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Wheels up: Boeing’s Dreamliner makes inaugural Chicago-to-Warsaw flight

Updated: June 5, 2013 9:47PM



Declaring “Welcome to the future,’’ LOT Polish Airline officials Wednesday finally kicked off their inaugural trans-Atlantic flight of a Boeing Dreamliner from Chicago — nearly five months after the 787 was grounded.

The ceremony at O’Hare International Airport finally fulfilled a debut that was aborted last Jan. 16, when the Chicago-to-Warsaw-bound Dreamliner was grounded only hours before its first trans-Atlantic takeoff.

Boeing has since gone “10 steps beyond” to address problems with smoldering lithium-ion batteries that emerged on two planes, said Dominic Bernardo, LOT head of U.S. sales.

“I trust the engineers of Boeing,’’ Bernardo said.

And so did some of the passengers waiting to board LOT’s inaugural trans-Atlantic flight from Chicago to Warsaw

“I have faith in them,’’ passenger Ron Kulig, 72, said of Boeing. They wouldn’t allow it to fly if it didn’t work.’’

Kulig said he had specifically booked a flight on a Dreamliner to Warsaw last December, and was disappointed when it was grounded in January. So to get a seat on the first Dreamliner flight to Warsaw from Chicago was a special treat.

“I’m excited. I didn’t think I’d be on it. I was hoping I would,’’ Kulig said. “To me, it’s the best plane in the world’’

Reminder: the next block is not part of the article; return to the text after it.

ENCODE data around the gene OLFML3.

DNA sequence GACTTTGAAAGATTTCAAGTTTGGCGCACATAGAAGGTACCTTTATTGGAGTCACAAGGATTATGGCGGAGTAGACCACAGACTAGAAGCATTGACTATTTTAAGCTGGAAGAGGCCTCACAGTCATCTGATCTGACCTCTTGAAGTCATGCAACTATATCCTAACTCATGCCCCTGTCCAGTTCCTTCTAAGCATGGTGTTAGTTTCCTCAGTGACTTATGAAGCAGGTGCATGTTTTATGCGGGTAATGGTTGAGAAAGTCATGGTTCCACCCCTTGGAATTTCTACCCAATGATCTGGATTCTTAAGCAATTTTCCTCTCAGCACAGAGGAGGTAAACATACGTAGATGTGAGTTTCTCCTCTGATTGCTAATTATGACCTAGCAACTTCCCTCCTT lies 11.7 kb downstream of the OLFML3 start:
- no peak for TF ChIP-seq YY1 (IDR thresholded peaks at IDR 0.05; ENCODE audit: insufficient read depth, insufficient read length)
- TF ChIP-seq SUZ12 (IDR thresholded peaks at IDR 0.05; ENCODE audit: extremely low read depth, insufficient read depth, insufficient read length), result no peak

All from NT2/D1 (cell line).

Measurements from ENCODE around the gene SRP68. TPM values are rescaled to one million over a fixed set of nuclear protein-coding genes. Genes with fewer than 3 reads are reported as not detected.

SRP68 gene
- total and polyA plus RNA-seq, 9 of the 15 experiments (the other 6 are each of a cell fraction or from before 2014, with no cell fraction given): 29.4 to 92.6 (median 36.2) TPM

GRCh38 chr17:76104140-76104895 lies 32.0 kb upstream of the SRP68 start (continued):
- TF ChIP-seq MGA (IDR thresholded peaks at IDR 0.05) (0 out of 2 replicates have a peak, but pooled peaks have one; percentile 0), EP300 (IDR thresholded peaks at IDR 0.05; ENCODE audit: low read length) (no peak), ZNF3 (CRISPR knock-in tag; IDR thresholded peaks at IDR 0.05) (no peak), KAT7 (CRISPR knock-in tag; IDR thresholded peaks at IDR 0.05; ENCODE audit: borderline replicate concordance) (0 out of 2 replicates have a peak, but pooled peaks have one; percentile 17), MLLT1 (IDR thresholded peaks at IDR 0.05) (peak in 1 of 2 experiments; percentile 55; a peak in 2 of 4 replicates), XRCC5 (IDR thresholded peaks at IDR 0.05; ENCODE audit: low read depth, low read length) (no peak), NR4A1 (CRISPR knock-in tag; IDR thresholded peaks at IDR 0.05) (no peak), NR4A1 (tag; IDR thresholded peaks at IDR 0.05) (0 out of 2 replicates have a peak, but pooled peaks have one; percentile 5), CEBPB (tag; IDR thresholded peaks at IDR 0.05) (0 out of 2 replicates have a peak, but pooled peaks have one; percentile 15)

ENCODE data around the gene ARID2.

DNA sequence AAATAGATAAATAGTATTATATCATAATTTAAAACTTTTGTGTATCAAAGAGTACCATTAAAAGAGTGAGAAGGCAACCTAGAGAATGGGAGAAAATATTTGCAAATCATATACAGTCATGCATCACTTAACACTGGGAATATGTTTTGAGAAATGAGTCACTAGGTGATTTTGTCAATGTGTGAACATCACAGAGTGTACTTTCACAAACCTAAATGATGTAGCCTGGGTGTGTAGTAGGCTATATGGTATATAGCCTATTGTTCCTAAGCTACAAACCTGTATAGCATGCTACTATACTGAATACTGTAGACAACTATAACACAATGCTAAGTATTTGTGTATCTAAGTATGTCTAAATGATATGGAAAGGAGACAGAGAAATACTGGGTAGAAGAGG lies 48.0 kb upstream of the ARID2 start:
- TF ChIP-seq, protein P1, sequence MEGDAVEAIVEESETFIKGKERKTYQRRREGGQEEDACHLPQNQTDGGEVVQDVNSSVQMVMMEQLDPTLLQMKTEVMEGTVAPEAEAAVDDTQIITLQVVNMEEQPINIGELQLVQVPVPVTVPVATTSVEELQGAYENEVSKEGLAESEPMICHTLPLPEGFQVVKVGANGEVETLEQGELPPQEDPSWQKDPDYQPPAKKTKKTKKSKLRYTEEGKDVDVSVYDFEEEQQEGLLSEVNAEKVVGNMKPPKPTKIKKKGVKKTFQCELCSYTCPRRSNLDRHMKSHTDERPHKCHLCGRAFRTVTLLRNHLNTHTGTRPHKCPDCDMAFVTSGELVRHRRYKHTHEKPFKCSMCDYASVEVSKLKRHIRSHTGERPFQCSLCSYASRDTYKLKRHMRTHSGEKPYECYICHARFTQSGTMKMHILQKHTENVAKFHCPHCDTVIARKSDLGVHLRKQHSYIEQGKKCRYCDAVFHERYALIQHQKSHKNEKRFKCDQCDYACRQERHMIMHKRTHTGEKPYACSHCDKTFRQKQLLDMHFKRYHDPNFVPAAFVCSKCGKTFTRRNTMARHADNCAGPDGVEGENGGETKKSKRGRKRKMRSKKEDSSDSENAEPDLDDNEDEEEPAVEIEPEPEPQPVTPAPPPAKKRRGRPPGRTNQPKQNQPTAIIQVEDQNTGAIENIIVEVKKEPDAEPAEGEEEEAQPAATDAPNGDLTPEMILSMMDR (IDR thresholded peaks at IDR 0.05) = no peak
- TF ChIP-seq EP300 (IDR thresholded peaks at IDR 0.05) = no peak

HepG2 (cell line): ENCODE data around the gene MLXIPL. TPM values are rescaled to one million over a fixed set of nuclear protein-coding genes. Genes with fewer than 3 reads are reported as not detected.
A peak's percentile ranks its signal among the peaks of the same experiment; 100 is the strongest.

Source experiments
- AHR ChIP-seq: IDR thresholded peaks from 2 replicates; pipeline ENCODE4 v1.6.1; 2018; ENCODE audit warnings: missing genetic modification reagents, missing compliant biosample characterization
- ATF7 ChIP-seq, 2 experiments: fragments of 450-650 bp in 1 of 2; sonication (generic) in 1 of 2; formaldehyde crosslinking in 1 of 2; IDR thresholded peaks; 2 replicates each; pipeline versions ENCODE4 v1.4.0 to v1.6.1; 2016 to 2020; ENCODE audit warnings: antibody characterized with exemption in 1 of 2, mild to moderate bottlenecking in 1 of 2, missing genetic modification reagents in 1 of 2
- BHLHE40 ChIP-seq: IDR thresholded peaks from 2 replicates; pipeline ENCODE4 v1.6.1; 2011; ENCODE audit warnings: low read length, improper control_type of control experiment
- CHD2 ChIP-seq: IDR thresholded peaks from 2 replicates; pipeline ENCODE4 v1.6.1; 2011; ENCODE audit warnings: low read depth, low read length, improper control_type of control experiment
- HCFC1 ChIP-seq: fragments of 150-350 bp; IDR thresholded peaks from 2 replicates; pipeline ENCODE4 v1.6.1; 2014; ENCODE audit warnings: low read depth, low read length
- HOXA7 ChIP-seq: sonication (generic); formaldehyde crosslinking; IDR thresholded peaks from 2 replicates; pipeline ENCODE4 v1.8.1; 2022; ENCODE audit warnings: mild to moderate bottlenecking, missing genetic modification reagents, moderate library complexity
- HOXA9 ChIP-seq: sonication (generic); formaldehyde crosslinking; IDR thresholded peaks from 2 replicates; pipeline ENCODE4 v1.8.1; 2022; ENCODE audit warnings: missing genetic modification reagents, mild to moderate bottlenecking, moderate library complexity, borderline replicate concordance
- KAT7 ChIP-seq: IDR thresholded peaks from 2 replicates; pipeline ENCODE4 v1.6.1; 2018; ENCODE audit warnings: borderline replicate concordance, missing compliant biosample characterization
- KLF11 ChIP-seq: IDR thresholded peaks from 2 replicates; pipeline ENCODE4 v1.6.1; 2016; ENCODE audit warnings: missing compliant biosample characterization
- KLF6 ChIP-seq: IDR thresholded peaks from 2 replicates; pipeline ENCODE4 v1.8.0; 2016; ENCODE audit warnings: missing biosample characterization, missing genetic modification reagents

But not every one was excited about the prospect of flying on a Dreamliner.

Anna Doboszynska, 59, a pulmonary specialist from a small town outside Warsaw, said she only learned at the boarding gate that she

would be taking a Dreamliner.

“I know they had some mistakes in the construction so I’m a little bit afraid,” Doboszynska said. “But I hope I will be happy and get safely home.”

Wednesday, the celebration focused on the souped-up features of LOT’s Dreamliner – something reporters in January never got to see. That includes better pressurization and humidity to reduce jet lag, bigger windows, and a new premium economy class with more leg and seat room.

The plane is 20 percent more fuel efficient than the B767 it replaced, can make the trip to Warsaw in 45 less minutes, and features 13 more seats.

“This is something very, very special,’’ Frank Joost, LOT regional sales director for the Americas, told a small group of reporters and dignitaries Wednesday as he welcomed them aboard for a tour shortly before takeoff.

“Welcome to the future.’’



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